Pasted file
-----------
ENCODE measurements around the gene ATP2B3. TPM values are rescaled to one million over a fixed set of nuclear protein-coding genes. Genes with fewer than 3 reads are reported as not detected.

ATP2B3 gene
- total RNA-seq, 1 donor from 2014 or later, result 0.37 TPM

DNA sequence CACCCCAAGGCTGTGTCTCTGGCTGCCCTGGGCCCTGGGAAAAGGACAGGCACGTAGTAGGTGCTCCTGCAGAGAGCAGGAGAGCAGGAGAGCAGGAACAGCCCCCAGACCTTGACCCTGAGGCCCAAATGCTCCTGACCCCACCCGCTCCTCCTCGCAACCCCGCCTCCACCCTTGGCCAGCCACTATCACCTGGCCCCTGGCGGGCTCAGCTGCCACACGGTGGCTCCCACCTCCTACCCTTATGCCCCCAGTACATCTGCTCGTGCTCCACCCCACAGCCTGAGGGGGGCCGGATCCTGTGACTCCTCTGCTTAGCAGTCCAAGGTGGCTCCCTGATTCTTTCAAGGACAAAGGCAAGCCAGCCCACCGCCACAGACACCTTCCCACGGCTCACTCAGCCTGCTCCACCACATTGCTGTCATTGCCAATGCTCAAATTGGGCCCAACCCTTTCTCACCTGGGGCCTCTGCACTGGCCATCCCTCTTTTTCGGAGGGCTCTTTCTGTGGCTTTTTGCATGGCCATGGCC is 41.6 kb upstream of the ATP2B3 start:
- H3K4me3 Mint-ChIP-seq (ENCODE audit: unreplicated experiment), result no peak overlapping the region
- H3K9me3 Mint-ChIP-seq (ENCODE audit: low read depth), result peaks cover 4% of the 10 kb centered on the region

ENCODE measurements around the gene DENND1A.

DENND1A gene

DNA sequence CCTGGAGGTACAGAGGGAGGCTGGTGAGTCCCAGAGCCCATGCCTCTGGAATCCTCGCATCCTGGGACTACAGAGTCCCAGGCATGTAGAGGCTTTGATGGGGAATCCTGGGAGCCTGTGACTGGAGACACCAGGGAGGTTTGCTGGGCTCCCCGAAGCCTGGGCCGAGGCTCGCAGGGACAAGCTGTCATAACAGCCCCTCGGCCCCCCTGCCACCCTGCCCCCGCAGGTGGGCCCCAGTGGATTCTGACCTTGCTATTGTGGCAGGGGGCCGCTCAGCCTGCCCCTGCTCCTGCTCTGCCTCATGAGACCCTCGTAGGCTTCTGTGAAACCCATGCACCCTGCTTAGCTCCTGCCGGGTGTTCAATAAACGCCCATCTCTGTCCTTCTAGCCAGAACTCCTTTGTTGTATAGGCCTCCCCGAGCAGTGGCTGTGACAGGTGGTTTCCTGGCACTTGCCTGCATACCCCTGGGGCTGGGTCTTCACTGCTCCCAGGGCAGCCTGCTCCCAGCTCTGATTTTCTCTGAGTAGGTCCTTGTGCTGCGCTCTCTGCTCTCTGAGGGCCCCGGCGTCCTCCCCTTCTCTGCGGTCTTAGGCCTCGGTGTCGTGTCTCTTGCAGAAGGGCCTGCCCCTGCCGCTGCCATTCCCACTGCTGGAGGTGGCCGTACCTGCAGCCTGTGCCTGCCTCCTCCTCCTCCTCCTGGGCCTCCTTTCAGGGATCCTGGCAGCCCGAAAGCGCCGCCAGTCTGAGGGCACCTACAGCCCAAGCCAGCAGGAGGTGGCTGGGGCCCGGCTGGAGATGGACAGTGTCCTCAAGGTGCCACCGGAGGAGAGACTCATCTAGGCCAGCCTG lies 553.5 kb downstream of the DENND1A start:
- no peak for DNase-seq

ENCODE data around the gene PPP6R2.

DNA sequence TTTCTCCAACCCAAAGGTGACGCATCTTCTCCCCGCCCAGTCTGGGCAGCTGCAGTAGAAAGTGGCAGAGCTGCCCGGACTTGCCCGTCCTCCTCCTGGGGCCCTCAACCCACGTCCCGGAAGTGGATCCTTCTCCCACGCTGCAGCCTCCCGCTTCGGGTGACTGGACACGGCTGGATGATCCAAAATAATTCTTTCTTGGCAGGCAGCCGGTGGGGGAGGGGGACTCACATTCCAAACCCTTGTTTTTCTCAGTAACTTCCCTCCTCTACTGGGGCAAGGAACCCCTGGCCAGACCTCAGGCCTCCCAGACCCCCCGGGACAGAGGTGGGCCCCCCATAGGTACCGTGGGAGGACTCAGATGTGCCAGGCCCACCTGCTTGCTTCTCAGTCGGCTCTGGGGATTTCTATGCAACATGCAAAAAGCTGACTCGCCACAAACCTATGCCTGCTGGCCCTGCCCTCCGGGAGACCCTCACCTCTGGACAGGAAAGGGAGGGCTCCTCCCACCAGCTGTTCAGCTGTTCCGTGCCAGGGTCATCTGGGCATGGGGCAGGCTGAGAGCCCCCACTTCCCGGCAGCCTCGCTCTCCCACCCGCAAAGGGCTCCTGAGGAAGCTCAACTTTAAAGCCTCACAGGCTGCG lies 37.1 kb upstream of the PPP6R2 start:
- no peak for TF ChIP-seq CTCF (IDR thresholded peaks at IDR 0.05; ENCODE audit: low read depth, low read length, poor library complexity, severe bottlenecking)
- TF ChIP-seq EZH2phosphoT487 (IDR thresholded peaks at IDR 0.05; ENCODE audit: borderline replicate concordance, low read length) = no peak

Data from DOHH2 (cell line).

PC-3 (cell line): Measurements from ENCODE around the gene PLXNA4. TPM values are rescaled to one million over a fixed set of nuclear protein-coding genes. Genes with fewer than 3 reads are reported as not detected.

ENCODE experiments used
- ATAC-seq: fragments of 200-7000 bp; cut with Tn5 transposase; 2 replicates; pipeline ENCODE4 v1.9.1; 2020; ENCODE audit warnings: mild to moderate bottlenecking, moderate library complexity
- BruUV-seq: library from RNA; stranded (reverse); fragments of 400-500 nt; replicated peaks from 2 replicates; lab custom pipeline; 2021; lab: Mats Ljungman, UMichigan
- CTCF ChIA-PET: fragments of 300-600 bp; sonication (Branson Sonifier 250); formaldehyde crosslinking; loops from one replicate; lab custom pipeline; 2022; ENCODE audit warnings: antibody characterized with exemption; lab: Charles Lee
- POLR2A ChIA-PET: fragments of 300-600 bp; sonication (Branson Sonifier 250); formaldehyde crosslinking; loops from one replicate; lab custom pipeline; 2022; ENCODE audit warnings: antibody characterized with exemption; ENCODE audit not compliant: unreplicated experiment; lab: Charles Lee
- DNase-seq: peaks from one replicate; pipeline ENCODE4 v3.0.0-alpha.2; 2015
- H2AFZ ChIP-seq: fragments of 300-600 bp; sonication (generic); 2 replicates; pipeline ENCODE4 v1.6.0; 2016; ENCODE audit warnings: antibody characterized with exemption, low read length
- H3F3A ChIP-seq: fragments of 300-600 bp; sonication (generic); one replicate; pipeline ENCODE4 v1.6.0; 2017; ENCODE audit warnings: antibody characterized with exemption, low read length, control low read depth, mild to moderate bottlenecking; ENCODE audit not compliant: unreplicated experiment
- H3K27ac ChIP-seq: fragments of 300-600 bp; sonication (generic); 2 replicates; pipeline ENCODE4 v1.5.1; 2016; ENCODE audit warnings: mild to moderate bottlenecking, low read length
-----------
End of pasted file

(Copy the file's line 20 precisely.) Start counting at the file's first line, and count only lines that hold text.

- CTCF ChIA-PET: fragments of 300-600 bp; sonication (Branson Sonifier 250); formaldehyde crosslinking; loops from one replicate; lab custom pipeline; 2022; ENCODE audit warnings: antibody characterized with exemption; lab: Charles Lee